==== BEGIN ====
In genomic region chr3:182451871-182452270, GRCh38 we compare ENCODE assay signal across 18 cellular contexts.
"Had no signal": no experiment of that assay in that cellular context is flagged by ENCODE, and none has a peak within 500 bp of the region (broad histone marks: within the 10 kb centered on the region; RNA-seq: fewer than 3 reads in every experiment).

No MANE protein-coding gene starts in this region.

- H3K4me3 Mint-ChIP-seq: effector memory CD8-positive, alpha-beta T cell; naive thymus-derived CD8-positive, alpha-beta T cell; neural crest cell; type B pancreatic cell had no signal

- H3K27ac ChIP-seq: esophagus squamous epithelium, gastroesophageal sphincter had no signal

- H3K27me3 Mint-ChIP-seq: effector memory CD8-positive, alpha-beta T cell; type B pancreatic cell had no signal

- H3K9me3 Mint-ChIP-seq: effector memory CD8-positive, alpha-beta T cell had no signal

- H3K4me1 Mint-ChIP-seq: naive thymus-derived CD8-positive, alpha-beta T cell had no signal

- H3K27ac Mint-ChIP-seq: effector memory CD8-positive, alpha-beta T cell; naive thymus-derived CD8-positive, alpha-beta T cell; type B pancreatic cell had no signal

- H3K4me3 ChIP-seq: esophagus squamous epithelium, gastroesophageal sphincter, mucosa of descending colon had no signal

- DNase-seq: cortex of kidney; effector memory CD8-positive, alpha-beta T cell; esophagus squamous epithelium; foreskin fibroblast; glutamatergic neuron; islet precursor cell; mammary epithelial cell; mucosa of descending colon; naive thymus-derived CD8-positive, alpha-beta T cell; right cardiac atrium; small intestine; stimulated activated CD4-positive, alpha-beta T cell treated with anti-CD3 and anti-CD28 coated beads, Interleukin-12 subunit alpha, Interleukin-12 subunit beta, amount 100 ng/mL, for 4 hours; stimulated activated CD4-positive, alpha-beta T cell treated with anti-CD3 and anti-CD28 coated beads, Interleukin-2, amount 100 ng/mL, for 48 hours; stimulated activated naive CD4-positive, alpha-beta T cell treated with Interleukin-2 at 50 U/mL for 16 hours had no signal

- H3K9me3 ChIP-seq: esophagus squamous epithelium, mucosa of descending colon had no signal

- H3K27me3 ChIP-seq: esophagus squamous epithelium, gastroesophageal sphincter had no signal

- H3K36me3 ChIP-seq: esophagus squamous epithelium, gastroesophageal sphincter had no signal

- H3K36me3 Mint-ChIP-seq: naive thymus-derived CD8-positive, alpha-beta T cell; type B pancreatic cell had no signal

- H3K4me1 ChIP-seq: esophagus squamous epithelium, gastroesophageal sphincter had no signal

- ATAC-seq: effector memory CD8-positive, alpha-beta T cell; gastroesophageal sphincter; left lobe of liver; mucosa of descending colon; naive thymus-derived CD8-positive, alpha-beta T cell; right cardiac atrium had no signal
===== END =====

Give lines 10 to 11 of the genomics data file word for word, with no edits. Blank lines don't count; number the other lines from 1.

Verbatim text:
- H3K4me3 ChIP-seq: esophagus squamous epithelium, gastroesophageal sphincter, mucosa of descending colon had no signal

- DNase-seq: cortex of kidney; effector memory CD8-positive, alpha-beta T cell; esophagus squamous epithelium; foreskin fibroblast; glutamatergic neuron; islet precursor cell; mammary epithelial cell; mucosa of descending colon; naive thymus-derived CD8-positive, alpha-beta T cell; right cardiac atrium; small intestine; stimulated activated CD4-positive, alpha-beta T cell treated with anti-CD3 and anti-CD28 coated beads, Interleukin-12 subunit alpha, Interleukin-12 subunit beta, amount 100 ng/mL, for 4 hours; stimulated activated CD4-positive, alpha-beta T cell treated with anti-CD3 and anti-CD28 coated beads, Interleukin-2, amount 100 ng/mL, for 48 hours; stimulated activated naive CD4-positive, alpha-beta T cell treated with Interleukin-2 at 50 U/mL for 16 hours had no signal